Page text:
Metro Weekly

Global LGBT Briefs: From Sea to Sofia, and State

RSVP makes no Morocco visit, Sofia Pride makes a stand and State Department offers global LGBT fundraising tool

No Casablanca Date for RSVP Gay Cruise 

An RSVP Vacations gay cruise expected to visit Casablanca, Morocco, July 1, was reportedly barred from making the scheduled stop, according to Reuters. The visit would’ve marked the first of a gay cruise to the Islamic nation.

”Our port agent in Casablanca has advised us that authorities in Morocco have – despite previous confirmations – now denied our scheduled visit,” read a note from RSVP and the cruise line, Holland America, reportedly tweeted by passengers. ”It was ultimately the decision by local authorities in Morocco that has necessitated us to adjust our plans.”

Lahcen Haddad, Morocco’s tourism minister, however, told Reuters that the gay cruise aboard the MS Nieuw Amsterdam had not been banned.

”We don’t ban cruise ships here and we never ask our visitors about their sexual preferences,” he said, adding that he ship was still welcome to visit Morocco. While Morocco is a relatively tolerant nation, attracting many Western tourists, particularly Europeans, homosexual acts remain illegal.

Casablanca would have been the first stop on the week-long cruise, which began June 29, departing from Barcelona, Spain. The remaining ports on the itinerary are all in Spain, with the ship due to end in Barcelona July 6.

Bulgaria Pride Event Avoids Violence, Despite Threats

Despite threats of violence, the fifth annual Sofia Pride LGBT parade in Sofia, Bulgaria, occurred peacefully, The Christian Science Monitor reports. Hundreds came out for the June 30 event.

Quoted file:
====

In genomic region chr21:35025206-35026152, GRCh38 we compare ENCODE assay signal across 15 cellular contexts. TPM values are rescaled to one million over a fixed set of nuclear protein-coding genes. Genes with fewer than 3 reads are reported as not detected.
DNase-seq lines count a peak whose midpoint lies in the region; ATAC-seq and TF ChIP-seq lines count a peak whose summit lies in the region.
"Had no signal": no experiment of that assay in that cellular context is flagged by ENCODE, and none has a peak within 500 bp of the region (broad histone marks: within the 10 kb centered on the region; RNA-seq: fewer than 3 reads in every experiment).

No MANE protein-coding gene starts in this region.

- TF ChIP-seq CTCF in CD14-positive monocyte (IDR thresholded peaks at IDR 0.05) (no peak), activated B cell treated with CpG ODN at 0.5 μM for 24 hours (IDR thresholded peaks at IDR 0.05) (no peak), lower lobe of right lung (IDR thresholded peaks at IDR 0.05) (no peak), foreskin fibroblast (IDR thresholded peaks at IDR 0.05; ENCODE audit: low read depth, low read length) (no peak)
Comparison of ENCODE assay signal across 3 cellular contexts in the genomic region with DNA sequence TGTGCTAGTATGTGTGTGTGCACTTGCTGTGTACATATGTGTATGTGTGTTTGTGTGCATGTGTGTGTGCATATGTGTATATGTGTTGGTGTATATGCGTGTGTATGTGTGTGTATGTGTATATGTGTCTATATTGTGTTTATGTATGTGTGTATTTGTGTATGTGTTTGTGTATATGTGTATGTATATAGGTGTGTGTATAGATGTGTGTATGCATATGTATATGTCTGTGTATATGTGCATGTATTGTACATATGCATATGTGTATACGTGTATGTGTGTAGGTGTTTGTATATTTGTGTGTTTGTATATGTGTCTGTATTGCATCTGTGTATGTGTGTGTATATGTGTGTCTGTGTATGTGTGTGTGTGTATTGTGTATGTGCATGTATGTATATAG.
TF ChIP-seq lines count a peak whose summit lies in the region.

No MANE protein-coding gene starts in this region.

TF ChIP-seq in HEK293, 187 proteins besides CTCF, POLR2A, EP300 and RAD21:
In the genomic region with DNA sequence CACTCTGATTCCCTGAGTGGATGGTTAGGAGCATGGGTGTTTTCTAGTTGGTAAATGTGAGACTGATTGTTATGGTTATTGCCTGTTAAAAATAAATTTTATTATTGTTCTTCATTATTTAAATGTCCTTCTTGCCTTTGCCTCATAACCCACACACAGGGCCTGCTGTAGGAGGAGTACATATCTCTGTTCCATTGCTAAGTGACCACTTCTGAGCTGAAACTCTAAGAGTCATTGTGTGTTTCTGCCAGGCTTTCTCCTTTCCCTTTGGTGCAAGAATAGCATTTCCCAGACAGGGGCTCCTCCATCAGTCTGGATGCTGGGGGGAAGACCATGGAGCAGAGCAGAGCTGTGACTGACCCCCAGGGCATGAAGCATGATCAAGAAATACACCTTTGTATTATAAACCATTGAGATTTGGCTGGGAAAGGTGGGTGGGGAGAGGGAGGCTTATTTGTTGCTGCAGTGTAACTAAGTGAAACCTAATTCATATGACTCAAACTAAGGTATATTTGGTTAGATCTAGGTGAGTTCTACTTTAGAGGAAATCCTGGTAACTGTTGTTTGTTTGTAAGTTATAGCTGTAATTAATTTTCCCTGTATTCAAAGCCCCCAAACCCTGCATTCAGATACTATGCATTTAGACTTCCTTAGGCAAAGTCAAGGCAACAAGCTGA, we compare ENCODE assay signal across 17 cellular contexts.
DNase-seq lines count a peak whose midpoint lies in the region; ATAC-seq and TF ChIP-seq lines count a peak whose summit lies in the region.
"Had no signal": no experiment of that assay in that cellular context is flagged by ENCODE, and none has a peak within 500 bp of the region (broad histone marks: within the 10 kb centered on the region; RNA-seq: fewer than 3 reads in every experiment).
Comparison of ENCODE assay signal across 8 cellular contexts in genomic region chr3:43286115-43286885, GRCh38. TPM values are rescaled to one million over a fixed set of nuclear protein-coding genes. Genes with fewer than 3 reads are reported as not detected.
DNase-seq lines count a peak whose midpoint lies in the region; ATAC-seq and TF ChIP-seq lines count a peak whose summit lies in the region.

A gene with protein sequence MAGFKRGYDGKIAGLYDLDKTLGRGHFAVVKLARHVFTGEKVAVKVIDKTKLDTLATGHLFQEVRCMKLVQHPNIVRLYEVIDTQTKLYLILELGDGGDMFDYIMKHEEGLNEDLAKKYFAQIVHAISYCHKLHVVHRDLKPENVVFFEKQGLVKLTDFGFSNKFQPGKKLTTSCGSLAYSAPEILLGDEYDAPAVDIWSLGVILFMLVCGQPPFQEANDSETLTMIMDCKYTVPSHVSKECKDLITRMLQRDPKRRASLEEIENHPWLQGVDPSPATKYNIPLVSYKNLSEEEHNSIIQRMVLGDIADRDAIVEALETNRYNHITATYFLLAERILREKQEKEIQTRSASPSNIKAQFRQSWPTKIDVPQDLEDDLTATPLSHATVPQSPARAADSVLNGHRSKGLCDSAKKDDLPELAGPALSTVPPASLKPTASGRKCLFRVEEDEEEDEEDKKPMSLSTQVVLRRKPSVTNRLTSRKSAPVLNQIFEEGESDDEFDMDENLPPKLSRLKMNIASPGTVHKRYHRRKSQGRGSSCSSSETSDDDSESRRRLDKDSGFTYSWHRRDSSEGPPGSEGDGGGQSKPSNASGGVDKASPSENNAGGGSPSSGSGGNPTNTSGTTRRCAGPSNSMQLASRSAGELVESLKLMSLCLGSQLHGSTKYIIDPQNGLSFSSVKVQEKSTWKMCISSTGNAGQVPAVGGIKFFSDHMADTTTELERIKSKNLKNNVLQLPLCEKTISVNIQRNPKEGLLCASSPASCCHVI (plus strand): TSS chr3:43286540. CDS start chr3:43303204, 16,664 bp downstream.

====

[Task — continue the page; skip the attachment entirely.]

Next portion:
According to the Monitor report, an Orthodox priest said stones should be thrown at parade attendees. Criticism of that threat prompted the Bulgarian Orthodox Patriarchate to counter by going a step further, condemning the parade as a violation of Orthodox Christians’ rights. A small, nationalist political party also posted billboards in Sofia reading, ”Gay Parade Allowed – Smoking Banned. Which is more harmful for the nation?”

A parade organizer, Marko Markov, told the Monitor afterward, ”Everything was perfect. For four consecutive years there has been no violence at all at the parade itself, though we were very concerned this year. The far right is very loud, but they know they can’t harm us.”

State’s Global Equality Fund Gets Text-Fundraising Boost

The U.S. State Department has announced the launch of a program to help raise funds for Global Equality Fund, started by Secretary Hillary Clinton in late 2011 to support programs worldwide advancing LGBT rights.

The new program, announced July 2, will allow for people to make $10 donations to the fund by texting the word ”PRIDE” to 80000. The new fundraising effort is a partnership with the Denver-based mGive Foundation, which assists in connecting donors to charitable causes via mobile technology.

Is a State Department release announcing the new partnership, Jim Thompson, deputy special representative for global partnerships at the department, said, ”The mGive Foundation has partnered with the U.S. State Department on text donation campaigns in the past with tremendous success.”

The same release described the Global Fund as, ”providing tangible assistance to LGBT civil society groups around the world” and underscoring the department’s ”commitment to ensuring LGBT people worldwide are able to exercise their human rights with dignity.”

Follow Will O'Bryan on Twitter @wobryan.